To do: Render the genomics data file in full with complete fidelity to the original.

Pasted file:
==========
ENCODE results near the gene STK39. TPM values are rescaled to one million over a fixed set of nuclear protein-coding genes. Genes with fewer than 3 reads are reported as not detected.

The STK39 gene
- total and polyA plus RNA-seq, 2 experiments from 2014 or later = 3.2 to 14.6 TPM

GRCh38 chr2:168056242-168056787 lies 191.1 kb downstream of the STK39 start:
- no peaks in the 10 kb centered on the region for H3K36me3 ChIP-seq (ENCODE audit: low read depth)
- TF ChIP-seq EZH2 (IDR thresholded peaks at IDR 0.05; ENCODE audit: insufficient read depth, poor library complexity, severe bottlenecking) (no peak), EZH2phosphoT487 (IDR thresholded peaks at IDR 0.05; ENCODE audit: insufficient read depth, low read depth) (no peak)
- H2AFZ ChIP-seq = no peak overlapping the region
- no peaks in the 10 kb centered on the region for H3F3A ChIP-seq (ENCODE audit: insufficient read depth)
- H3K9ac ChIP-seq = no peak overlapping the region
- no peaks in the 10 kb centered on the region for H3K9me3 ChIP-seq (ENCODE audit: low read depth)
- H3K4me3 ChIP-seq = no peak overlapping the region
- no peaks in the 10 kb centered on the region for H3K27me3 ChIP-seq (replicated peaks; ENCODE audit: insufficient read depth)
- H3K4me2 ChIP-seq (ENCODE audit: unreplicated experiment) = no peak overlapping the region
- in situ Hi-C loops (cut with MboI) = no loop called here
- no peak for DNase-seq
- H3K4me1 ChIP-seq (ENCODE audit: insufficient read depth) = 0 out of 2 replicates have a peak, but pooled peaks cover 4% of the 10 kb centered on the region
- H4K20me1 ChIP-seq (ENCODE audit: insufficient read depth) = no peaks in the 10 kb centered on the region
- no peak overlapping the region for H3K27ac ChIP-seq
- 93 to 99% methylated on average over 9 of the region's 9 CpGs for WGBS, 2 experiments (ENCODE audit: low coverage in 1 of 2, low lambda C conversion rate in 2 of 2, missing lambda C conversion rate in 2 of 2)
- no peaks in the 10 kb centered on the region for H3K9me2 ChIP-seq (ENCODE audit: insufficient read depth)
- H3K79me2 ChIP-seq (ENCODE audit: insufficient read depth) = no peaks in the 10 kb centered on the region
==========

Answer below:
ENCODE results near the gene STK39. TPM values are rescaled to one million over a fixed set of nuclear protein-coding genes. Genes with fewer than 3 reads are reported as not detected.

The STK39 gene
- total and polyA plus RNA-seq, 2 experiments from 2014 or later = 3.2 to 14.6 TPM

GRCh38 chr2:168056242-168056787 lies 191.1 kb downstream of the STK39 start:
- no peaks in the 10 kb centered on the region for H3K36me3 ChIP-seq (ENCODE audit: low read depth)
- TF ChIP-seq EZH2 (IDR thresholded peaks at IDR 0.05; ENCODE audit: insufficient read depth, poor library complexity, severe bottlenecking) (no peak), EZH2phosphoT487 (IDR thresholded peaks at IDR 0.05; ENCODE audit: insufficient read depth, low read depth) (no peak)
- H2AFZ ChIP-seq = no peak overlapping the region
- no peaks in the 10 kb centered on the region for H3F3A ChIP-seq (ENCODE audit: insufficient read depth)
- H3K9ac ChIP-seq = no peak overlapping the region
- no peaks in the 10 kb centered on the region for H3K9me3 ChIP-seq (ENCODE audit: low read depth)
- H3K4me3 ChIP-seq = no peak overlapping the region
- no peaks in the 10 kb centered on the region for H3K27me3 ChIP-seq (replicated peaks; ENCODE audit: insufficient read depth)
- H3K4me2 ChIP-seq (ENCODE audit: unreplicated experiment) = no peak overlapping the region
- in situ Hi-C loops (cut with MboI) = no loop called here
- no peak for DNase-seq
- H3K4me1 ChIP-seq (ENCODE audit: insufficient read depth) = 0 out of 2 replicates have a peak, but pooled peaks cover 4% of the 10 kb centered on the region
- H4K20me1 ChIP-seq (ENCODE audit: insufficient read depth) = no peaks in the 10 kb centered on the region
- no peak overlapping the region for H3K27ac ChIP-seq
- 93 to 99% methylated on average over 9 of the region's 9 CpGs for WGBS, 2 experiments (ENCODE audit: low coverage in 1 of 2, low lambda C conversion rate in 2 of 2, missing lambda C conversion rate in 2 of 2)
- no peaks in the 10 kb centered on the region for H3K9me2 ChIP-seq (ENCODE audit: insufficient read depth)
- H3K79me2 ChIP-seq (ENCODE audit: insufficient read depth) = no peaks in the 10 kb centered on the region